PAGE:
Hospitals to use CBRS private wireless networks to enhance care

Doctors with a tablet
Most patient devices are currently connected with cables, but CBRS networks could create the opportunity to unplug some of these devices. (Getty/Motortion)

Healthcare facilities are likely to connect people and equipment to private CBRS networks in the future. IT professionals that focus on healthcare are evaluating the technology and talking to the makers of connected medical devices about the idea of adding CBRS radios to their products. Use cases include outdoor connectivity, asset tracking, critical communications and patient monitoring.

Outdoor connectivity

This use case for CBRS emerged in the healthcare industry with the COVID-19 pandemic. An Illinois hospital used CBRS to connect outdoor Wi-Fi hotspots to their indoor networks, enabling nurses to test and triage patients outside the hospitals. By connecting to the indoor network, the hospitals were able to onboard new patients efficiently, and nurses could use some of the same equipment they would have used indoors.  

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“They have laptops, etc. outside but their Wi-Fi doesn’t reach, and also HIPAA makes them hesitant to put that data on a public cellular network,” explained Juan Santiago, who leads the Ruckus CBRS business for CommScope, one of the companies certified by the FCC to manage CBRS spectrum.  

Asset tracking

Santiago also sees asset tracking as a potential use case for CBRS in hospitals. He said one medical center is already using CBRS to track mobile diagnostic equipment in an area where the public cellular coverage is not reliable enough. He said batteries and CBRS radios were installed on the carts that carry the equipment; carts which he said also carry controlled substances to patients. “They can actually monitor that 24/7 to make sure there is no abuse,” he said.  

CBRS Alliance President Dave Wright, who also works at CommScope, added that putting CBRS radios on medical equipment can expedite deployment of tools needed for surgery. He said that when doctors need to reconfigure operating theaters it is helpful to be able to quickly find carts that may be located in another room.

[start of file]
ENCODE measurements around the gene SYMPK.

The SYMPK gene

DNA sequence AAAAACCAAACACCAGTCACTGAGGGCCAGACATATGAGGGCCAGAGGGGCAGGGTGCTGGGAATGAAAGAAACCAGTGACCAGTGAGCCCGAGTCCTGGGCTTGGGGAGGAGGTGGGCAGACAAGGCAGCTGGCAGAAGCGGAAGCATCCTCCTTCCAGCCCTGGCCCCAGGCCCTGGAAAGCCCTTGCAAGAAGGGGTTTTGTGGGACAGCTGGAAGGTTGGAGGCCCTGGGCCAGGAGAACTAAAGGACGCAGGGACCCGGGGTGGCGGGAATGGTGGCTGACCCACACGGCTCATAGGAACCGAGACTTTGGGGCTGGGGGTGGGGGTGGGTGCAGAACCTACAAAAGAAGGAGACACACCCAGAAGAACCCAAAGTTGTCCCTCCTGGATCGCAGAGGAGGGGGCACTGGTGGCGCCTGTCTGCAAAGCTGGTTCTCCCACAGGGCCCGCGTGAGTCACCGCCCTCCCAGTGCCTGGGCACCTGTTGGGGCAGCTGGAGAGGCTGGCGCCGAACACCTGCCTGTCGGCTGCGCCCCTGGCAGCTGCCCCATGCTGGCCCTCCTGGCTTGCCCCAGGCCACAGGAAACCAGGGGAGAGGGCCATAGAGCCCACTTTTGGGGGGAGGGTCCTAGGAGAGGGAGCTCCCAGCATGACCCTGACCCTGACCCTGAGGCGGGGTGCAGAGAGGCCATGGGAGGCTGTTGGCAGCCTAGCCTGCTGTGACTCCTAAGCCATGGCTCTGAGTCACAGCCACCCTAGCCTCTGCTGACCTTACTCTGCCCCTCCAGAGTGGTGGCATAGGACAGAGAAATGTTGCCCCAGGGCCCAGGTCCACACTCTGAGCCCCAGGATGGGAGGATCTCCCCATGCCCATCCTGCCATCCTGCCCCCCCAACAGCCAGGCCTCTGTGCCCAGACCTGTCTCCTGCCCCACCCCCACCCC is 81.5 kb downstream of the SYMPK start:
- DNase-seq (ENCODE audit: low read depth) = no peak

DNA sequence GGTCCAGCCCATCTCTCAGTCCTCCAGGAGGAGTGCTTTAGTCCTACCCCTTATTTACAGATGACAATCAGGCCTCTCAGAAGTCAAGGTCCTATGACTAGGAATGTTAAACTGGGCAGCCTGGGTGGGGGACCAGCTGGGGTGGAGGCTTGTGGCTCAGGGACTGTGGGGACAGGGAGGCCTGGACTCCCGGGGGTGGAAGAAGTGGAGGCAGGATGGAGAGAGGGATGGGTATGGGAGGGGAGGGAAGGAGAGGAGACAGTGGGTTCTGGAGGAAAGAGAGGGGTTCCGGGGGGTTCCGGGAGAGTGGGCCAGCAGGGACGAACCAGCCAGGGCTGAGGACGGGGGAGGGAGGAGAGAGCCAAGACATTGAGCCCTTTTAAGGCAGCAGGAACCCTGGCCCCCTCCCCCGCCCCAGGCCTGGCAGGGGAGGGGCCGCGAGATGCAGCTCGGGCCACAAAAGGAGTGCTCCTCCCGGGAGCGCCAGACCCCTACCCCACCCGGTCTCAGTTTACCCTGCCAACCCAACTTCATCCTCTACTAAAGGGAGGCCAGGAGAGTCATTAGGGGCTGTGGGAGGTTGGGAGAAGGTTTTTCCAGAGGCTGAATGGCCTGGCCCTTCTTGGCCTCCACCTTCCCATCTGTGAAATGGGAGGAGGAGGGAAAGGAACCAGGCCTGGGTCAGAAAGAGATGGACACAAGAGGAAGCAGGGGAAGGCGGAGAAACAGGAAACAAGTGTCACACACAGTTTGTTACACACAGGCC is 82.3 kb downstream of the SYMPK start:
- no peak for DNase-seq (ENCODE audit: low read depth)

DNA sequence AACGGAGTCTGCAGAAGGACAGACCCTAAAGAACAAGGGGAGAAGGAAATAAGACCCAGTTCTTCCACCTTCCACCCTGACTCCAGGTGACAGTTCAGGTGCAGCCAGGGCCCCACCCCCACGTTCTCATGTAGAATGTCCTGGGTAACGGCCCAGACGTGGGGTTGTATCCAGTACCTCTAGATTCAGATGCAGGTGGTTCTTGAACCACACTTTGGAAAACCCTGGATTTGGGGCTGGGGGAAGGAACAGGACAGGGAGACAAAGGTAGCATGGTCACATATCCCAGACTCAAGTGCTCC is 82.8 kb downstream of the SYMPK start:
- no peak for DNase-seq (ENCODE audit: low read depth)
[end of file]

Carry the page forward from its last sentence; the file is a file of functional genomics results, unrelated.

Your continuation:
Critical communication

Right now, many hospitals rely on Wi-Fi and on public cellular for internal communication. Patients and guests rely on these same networks for communication that is much less critical.

“Aunt Susie’s Netflix watching is not as important as ‘get the doctor in here now with a crash cart,’ “said technology analyst Chris DePuy of The 650 Group. But most Wi-Fi networks do not currently have the ability to differentiate or prioritize traffic. 

Congested Wi-Fi networks may also lack the bandwidth needed for some internal hospital communications. “When you have a fairly substantial pass-through of data such as an X-ray or imagery or data from a test from a patient, you need a secure, fairly robust network,” said Richard Bernhardt, CMO of the Wireless Innovation Forum (WINN Forum). 

Patient monitoring

Patient monitoring is another form of very critical communication and is usually accomplished with specialized devices connected to the patient. Most of these are currently connected with cables, but CBRS networks could create the opportunity to unplug some of these devices, allowing patients to move more freely and making it easier for nurses to care for them. 

“Hospitals need to move more to a wireless environment,” said Wright of the CBRS Alliance. “But if you are doing that in unlicensed spectrum you are trying to send heart monitors across the same spectrum guests are using.” 

Putting monitors onto a CBRS network would require CBRS chipsets in or near the monitors, and makers of these devices are unlikely to add a new form of connectivity unless it is requested by their customers. According to CommScope’s Santiago, medical professionals are currently asking vendors to include CBRS chips in two-way radios worn by nurses. If that is successful, patient monitoring could follow. 

These are among the reasons hospital IT directors are starting to evaluate investments in private CBRS networks. Unfortunately, some healthcare technology investments may be delayed in 2020 and even beyond because of COVID-19, which delayed the elective surgeries that boost revenue for many hospitals.

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